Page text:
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Kyoto Protocol

The Kyoto Protocol was adopted during the United Nations Framework Convention on Climate Change (UNFCCC) in December 1997 in Kyoto, Japan, and entered into force in February 2005. It is the world‘s first binding agreement under international law designed to slow the pace of climate change. Most industrialized countries (Annex I countries) committed themselves to a reduction of six major greenhouse gases: carbon dioxide, methane, nitrous oxide, sulphur hexafluoride, hydrofluorocarbons and perfluoro-carbons.

The Protocol calls for legally binding commitments of the developed countries to reduce, individually or jointly, emissions of 6 greenhouse gases (CO2, CH4, N2O, HFC, PFC and SF6) by more than 5% in the period 2008 to 2012, below their 1990 level. The EU and its Member States agreed to a 8% reduction. Detailed rules for the implementation of the Protocol were set out at the 7th Conference of the Parties (in Marrakesh) and are described in the Marrakesh Accords adopted in 2001.

The Protocol entered into force on 16 February 2005, after its ratification from 141 Parties including developed countries with a contribution of more than 55% to global CO2 emissions in 1990.

The Kyoto Protocol required the, at that time, 15 EU members to reduce their collective emissions by 8% compared with 1990 levels. For the EU to arrive at its reduction targets, a political agreement was reached in 1998 to share the burden unequally amongst Member States (burden sharing). This method takes into account national conditions, including current GHG emissions, the opportunities for reducing them, and the level of economic development.

The Conference of the Parties (COP) serves as the meeting of the Parties to the Kyoto Protocol. This is referred to as the Conference of the Parties serving as the meeting of the Parties to the Kyoto Protocol (CMP). The CMP meets annually during the same period as the COP. The functions of the CMP relating to the Protocol are similar to those carried out by the COP for the Convention.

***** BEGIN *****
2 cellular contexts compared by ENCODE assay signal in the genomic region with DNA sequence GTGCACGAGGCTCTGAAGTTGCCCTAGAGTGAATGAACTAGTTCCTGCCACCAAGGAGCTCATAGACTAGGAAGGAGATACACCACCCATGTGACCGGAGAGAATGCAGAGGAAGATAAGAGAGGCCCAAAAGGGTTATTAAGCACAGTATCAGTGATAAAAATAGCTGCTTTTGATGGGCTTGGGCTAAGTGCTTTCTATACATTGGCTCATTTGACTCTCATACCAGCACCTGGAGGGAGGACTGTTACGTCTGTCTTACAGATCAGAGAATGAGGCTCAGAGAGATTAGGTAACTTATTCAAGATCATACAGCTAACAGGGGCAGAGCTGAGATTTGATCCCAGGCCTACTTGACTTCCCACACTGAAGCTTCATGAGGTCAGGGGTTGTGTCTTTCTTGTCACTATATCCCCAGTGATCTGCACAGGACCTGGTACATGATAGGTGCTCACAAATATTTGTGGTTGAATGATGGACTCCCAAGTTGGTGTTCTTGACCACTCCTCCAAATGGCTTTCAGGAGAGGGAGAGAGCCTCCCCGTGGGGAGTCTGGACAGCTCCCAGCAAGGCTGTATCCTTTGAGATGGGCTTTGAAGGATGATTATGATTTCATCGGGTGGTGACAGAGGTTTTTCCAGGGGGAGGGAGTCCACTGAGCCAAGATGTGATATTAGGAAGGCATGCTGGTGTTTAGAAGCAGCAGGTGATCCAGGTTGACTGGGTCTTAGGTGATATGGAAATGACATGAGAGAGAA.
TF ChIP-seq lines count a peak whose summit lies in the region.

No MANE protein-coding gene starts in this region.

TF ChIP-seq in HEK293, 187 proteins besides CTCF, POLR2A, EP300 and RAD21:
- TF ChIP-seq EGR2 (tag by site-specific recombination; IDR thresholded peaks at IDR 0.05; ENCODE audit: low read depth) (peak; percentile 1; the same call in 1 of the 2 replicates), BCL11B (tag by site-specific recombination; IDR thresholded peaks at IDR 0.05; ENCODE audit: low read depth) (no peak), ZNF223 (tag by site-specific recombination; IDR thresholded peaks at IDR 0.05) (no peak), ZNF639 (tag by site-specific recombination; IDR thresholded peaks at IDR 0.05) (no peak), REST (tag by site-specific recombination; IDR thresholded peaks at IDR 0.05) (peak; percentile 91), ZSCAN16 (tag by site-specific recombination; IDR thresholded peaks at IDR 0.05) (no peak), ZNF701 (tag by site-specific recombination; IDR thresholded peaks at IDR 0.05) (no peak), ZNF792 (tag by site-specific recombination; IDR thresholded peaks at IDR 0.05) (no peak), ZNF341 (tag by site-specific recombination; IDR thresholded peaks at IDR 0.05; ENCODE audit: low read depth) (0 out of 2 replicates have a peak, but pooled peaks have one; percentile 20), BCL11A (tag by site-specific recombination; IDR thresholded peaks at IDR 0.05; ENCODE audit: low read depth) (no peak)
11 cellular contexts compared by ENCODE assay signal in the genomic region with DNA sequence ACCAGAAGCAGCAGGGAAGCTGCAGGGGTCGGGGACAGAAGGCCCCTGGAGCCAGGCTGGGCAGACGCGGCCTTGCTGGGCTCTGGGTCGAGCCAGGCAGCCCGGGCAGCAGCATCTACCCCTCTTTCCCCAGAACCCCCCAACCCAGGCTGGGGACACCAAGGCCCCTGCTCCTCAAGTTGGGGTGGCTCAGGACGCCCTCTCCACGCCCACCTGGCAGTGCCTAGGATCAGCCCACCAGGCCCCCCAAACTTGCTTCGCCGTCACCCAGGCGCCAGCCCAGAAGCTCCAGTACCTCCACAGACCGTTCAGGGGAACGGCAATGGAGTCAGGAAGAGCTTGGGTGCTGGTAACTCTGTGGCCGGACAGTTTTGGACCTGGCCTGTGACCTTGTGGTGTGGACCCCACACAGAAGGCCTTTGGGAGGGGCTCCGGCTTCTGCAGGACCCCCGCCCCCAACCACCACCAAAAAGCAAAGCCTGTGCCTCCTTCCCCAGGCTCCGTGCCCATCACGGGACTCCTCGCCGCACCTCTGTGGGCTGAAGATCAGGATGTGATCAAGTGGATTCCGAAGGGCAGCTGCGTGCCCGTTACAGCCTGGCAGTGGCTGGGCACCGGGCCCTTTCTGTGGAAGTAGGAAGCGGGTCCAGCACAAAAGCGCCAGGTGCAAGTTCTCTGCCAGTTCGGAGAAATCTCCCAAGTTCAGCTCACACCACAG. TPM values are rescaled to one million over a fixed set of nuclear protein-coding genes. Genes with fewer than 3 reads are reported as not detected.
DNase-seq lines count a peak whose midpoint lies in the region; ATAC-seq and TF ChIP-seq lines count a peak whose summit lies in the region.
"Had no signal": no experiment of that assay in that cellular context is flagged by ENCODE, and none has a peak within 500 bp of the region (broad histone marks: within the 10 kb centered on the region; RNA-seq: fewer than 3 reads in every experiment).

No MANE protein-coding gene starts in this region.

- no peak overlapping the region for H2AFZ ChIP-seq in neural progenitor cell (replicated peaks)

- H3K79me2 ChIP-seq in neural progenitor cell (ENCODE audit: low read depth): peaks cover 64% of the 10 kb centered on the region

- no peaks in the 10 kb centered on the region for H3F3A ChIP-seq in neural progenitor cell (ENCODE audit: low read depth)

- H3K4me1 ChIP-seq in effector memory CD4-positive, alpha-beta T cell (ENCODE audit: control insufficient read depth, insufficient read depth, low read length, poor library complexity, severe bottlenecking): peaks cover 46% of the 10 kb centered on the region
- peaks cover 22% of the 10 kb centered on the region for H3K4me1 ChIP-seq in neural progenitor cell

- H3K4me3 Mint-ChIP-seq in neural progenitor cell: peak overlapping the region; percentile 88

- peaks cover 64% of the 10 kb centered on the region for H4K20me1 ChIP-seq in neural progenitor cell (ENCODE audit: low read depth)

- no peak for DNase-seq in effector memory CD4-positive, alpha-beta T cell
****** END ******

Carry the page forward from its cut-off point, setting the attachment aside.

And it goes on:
Emission targets for industrialized country Parties to the Kyoto Protocol are expressed as levels of allowed emissions, or “assigned amounts”, over the 2008-2012 commitment period. Such assigned amounts are denominated in tonnes (of CO2 equivalent emissions) known informally as “Kyoto units”.

The ability of Parties to add to their holdings of Kyoto units (e.g. through credits for CDM or LULUCF activities) or move units from one country to another (e.g. through emissions trading or JI projects) requires registry systems that can track the location of Kyoto units at all times.

Each registry will operate through a link established with the International transaction log put in place and administered by the UNFCCC secretariat. The ITL verifies registry transactions, in real time, to ensure they are consistent with rules agreed under the Kyoto Protocol. The ITL requires registries to terminate transactions they propose that are found to infringe upon the Kyoto rules.

(Data taken from UNFCCC, Green Evolution SA)